How do you decide which school is right for your child? Cost aside, parents want to know which curriculum the schools follows, the main distinction being between schools which offer The International Baccalaureate (IB), and the UK-style IGCSE and âAâ levels. Paul Seedhouse, Headmaster of the International School of Moscow commented: âOur school uses the English National Curriculum as a basis but is contextualised to our position here in Russia and to support British and International families. In Secondary school in Year 10 children begin their IGCSE courses â typically 6 subjects selected by them along with English Language, Literature, Maths and ICT that allows them to study up to 10 subjects in total. At the end of Year 11 they will then have the opportunity to complete âAâ Levels in up to 4 subjects that will allow them to enter universities all over the world.â
Most western universities accept a variety of different qualifications and a few hours spent researching exactly what qualifications particular universities accept for certain courses is time well spent. This may be âmission impossibleâ as nobody â including your child â can pinpoint the university he or she wants to go to until the time comes to apply; and getting into a chosen university is never easy. It may be possible, nevertheless, to determine which country the university will be in; and thus which curriculum to aim for.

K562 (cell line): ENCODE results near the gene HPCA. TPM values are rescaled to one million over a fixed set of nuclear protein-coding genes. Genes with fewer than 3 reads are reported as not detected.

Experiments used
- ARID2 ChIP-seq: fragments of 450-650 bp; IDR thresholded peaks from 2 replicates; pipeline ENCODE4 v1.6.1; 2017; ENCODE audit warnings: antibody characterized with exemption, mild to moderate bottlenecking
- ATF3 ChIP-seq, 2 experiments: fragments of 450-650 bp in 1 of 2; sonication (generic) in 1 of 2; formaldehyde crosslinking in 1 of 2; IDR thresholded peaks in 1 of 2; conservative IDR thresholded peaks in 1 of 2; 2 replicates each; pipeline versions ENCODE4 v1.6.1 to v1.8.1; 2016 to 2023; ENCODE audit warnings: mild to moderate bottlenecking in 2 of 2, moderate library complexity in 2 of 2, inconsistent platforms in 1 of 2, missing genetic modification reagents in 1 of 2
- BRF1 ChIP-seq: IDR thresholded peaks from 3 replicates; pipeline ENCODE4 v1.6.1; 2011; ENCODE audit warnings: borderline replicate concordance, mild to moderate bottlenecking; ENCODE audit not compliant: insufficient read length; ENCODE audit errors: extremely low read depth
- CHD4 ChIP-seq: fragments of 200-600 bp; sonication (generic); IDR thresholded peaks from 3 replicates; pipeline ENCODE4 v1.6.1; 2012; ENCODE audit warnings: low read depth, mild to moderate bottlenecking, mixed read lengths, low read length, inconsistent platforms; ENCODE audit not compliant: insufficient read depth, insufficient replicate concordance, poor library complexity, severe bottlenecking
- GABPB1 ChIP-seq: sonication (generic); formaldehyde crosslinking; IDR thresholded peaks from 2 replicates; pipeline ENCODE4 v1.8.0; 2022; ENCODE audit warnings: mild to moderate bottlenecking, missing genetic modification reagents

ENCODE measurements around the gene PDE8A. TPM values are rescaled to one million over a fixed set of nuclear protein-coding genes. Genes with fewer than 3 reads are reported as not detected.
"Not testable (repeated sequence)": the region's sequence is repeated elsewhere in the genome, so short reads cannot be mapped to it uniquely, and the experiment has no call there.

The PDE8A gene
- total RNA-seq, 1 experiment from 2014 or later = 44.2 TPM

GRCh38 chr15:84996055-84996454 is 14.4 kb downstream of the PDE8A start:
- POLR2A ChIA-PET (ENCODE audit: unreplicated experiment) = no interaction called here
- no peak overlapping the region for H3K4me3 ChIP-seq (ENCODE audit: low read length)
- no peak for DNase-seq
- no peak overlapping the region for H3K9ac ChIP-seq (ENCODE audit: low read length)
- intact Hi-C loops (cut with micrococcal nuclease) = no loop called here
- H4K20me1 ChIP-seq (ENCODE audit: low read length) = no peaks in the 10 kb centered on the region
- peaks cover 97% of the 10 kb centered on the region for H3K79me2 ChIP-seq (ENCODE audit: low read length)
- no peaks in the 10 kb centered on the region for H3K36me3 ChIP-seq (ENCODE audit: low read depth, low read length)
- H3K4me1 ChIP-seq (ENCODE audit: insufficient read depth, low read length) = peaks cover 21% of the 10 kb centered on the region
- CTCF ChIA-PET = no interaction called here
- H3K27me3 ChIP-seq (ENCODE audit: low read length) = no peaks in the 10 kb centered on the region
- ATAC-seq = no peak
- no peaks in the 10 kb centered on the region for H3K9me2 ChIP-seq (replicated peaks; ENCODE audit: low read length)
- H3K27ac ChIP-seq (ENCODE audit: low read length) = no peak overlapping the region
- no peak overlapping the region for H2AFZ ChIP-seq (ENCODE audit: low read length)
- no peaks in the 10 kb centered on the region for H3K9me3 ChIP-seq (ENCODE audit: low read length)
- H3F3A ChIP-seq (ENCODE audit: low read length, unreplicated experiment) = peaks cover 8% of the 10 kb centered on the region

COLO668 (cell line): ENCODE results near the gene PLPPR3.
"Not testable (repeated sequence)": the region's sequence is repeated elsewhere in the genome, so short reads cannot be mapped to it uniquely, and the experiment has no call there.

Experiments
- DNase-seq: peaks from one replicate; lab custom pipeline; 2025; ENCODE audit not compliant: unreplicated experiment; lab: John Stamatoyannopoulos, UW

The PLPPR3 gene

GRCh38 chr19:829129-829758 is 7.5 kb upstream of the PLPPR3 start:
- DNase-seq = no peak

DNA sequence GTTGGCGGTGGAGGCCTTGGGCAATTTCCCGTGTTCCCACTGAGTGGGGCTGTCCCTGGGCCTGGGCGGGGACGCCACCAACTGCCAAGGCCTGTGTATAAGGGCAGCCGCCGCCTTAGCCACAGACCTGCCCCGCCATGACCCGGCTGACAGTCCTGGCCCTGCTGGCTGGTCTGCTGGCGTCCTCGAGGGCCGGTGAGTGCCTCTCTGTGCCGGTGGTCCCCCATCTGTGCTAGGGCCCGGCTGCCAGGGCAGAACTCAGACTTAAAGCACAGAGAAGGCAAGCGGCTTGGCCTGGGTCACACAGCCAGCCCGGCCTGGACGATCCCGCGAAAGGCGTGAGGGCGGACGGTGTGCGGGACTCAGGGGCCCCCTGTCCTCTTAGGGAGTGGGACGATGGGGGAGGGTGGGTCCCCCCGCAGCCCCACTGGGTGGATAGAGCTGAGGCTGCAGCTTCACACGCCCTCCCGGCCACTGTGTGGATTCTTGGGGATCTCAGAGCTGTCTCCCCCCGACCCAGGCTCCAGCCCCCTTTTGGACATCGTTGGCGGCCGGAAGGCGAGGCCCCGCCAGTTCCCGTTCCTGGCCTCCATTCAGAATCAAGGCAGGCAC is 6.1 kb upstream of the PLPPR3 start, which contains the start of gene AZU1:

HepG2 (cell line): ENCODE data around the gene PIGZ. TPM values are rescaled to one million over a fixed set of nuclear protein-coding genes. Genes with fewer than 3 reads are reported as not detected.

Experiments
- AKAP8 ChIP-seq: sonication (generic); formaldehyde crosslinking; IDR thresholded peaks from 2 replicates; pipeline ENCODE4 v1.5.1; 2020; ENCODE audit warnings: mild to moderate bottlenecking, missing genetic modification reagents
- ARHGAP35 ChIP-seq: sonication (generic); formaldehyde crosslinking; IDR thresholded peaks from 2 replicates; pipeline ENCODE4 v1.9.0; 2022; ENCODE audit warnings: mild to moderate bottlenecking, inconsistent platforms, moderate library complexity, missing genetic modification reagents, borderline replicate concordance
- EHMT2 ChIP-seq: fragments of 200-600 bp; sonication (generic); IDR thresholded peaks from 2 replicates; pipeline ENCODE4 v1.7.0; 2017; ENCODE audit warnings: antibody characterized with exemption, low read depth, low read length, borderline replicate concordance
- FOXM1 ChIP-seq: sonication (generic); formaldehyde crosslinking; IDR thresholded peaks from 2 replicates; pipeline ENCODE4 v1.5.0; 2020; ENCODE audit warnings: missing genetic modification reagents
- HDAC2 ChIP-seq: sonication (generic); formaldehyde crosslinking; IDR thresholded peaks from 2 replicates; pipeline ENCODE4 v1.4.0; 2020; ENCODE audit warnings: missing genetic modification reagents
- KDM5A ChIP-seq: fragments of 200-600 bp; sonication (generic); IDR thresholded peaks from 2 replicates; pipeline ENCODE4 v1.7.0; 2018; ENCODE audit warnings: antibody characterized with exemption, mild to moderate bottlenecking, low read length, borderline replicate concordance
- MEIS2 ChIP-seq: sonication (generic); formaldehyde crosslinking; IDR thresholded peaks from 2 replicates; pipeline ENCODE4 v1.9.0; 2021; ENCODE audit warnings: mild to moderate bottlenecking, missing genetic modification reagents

Academic qualifications and prospects aside, talking to other parents is perhaps the best way to find out how successful a school is. Most parents are quite naturally highly subjective when it comes to their own children, so you need to talk to quite a few families to get an accurate picture of a particular school. A visit to the school/s which you are considering is essential, with your child.